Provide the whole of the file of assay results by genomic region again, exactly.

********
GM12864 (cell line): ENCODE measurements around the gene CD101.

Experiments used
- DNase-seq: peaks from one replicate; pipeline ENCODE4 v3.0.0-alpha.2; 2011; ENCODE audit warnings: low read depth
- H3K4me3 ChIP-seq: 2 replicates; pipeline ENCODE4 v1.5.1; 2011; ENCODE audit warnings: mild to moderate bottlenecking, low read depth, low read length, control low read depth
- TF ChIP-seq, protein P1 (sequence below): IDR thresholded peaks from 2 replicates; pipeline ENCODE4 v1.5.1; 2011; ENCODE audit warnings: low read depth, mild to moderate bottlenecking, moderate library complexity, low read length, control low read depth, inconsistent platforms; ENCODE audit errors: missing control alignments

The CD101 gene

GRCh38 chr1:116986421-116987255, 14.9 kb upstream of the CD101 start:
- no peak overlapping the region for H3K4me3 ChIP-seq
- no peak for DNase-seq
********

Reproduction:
GM12864 (cell line): ENCODE measurements around the gene CD101.

Experiments used
- DNase-seq: peaks from one replicate; pipeline ENCODE4 v3.0.0-alpha.2; 2011; ENCODE audit warnings: low read depth
- H3K4me3 ChIP-seq: 2 replicates; pipeline ENCODE4 v1.5.1; 2011; ENCODE audit warnings: mild to moderate bottlenecking, low read depth, low read length, control low read depth
- TF ChIP-seq, protein P1 (sequence below): IDR thresholded peaks from 2 replicates; pipeline ENCODE4 v1.5.1; 2011; ENCODE audit warnings: low read depth, mild to moderate bottlenecking, moderate library complexity, low read length, control low read depth, inconsistent platforms; ENCODE audit errors: missing control alignments

The CD101 gene

GRCh38 chr1:116986421-116987255, 14.9 kb upstream of the CD101 start:
- no peak overlapping the region for H3K4me3 ChIP-seq
- no peak for DNase-seq